When it comes to BDSM, a lot of people tend to think of the male-dominant style of dom-sub relationship.
This is perhaps a result of there being so many male dominant sex stories in popular culture, 50 Shades of Gray being the obvious example. But, just as some people in heterosexual BDSM relationships enjoy a dynamic where the guy is dominant, there are also plenty of people who prefer things the other way around!
Whether you’re interested in making forays into a full BDSM lifestyle as a dominant woman, or you just like the idea of mixing things up with some femdom play in the bedroom, it can be both exciting and daunting to get started. However, a big part of the enjoyment of experiencing new things in terms of sex is experimentation between willing partners. There really is no need to be worried about trying out a new dynamic. As long as you and your partner (or partners) are on board with you taking a more dominant role, and you consider good BDSM etiquette for ensuring everything you do is safe, you have nothing to fear!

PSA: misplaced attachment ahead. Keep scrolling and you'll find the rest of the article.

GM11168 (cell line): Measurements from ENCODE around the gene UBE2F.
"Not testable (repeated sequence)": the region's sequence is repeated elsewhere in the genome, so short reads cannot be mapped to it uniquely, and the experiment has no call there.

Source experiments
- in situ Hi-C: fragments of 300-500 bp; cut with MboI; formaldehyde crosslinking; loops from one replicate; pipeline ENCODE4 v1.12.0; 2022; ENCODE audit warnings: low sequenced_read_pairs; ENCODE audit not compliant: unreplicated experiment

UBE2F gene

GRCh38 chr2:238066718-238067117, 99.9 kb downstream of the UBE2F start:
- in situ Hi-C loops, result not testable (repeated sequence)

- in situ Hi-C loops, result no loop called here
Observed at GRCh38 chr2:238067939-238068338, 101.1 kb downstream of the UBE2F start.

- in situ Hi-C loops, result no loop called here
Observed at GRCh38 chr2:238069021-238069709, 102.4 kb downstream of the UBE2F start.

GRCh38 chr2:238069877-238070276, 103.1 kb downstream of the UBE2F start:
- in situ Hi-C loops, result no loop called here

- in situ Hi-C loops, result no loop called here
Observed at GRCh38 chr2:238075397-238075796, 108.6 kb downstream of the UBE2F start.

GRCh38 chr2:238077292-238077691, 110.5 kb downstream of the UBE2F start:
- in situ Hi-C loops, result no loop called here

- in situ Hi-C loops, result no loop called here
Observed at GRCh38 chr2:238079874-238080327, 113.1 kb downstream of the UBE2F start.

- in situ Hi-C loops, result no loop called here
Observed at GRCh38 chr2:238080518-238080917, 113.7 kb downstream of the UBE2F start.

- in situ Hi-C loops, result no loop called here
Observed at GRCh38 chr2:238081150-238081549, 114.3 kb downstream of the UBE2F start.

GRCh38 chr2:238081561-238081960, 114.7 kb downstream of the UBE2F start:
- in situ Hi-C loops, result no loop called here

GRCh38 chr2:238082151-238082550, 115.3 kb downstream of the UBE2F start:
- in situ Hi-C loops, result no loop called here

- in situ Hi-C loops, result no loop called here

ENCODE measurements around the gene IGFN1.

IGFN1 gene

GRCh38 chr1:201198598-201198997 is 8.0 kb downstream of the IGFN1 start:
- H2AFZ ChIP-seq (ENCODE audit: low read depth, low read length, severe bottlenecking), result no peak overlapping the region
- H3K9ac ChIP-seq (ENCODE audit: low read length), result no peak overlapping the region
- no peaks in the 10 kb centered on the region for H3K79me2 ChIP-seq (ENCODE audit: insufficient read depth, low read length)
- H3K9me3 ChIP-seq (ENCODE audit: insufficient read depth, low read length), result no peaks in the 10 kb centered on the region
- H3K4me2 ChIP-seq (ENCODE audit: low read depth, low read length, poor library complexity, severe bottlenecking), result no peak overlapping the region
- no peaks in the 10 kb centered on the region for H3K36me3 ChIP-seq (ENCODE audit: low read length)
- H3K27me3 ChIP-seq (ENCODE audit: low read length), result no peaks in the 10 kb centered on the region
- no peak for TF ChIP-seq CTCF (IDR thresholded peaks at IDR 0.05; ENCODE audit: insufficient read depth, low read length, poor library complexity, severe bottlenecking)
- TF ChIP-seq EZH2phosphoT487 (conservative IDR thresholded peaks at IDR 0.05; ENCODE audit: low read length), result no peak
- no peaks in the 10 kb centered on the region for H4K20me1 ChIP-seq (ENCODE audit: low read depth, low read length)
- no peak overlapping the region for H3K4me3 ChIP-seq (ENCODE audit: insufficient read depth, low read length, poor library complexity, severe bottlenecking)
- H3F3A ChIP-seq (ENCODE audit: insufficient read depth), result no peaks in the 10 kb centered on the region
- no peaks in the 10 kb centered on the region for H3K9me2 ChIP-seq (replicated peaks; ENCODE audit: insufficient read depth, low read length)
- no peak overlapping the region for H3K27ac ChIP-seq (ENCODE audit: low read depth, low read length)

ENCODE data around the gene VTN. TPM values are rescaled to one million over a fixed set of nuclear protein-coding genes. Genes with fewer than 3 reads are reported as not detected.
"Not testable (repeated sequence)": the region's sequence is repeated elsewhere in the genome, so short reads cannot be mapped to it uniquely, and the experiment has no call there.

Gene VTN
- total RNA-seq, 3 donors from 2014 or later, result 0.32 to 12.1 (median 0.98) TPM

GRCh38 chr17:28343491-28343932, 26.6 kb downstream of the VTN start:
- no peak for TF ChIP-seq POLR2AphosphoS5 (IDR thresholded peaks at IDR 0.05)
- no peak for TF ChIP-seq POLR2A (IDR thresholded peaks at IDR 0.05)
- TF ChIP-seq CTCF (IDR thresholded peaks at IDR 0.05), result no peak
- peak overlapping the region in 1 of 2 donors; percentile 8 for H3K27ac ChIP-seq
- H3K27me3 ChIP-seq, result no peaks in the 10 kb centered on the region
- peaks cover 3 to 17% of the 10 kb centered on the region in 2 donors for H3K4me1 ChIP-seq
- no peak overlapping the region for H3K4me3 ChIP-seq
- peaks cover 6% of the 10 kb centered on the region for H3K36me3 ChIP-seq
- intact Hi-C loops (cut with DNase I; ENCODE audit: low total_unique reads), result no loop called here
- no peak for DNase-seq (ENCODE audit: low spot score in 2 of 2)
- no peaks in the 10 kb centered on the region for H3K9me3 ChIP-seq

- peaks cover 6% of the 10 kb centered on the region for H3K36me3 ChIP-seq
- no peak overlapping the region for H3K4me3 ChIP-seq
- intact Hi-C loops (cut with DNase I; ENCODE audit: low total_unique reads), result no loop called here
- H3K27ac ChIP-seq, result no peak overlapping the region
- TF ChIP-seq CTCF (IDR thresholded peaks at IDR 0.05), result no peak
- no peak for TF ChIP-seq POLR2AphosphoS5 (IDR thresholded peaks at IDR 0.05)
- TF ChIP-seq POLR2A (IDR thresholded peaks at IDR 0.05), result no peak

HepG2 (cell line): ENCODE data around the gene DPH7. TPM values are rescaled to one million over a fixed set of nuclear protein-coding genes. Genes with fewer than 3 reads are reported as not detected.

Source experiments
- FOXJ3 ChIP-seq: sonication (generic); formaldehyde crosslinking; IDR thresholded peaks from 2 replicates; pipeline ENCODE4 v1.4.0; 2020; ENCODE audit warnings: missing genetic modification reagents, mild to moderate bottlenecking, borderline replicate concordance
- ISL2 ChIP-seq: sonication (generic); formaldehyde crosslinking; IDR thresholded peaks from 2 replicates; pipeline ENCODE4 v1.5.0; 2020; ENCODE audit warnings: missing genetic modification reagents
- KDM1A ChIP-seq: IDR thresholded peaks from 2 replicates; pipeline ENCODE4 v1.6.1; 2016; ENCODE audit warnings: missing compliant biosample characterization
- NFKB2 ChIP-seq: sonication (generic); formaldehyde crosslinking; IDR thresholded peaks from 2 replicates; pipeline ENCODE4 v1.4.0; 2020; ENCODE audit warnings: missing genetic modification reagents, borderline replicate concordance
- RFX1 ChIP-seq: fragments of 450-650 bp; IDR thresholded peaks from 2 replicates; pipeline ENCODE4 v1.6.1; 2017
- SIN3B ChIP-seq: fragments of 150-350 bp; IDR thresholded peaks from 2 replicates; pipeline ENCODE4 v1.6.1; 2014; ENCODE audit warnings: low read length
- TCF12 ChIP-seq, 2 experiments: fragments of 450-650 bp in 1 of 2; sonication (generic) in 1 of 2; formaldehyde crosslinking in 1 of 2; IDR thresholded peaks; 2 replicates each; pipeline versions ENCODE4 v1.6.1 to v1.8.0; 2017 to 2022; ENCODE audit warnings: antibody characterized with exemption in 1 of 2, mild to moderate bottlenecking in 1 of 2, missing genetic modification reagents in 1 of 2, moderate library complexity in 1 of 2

Here are some things to consider when it comes to how to be dominant in sex:
What is Dominant Sex?
Being dominant in sex can actually refer to a wide number of kinks and practices, from things like bondage and discipline (where you as the domme or dom are the one doing the restraining and disciplining) through to denying your partner stimulation or orgasm, commanding their actions, and even, if you want your BDSM experience to extend outside of your sex life and into your more general lifestyle, things like having control over other aspects of your submissive’s behavior. Sometimes, domination can also involve humiliation of the submissive, if that’s something that fits with their personal kinks (never humiliate someone who isn’t into it, though!).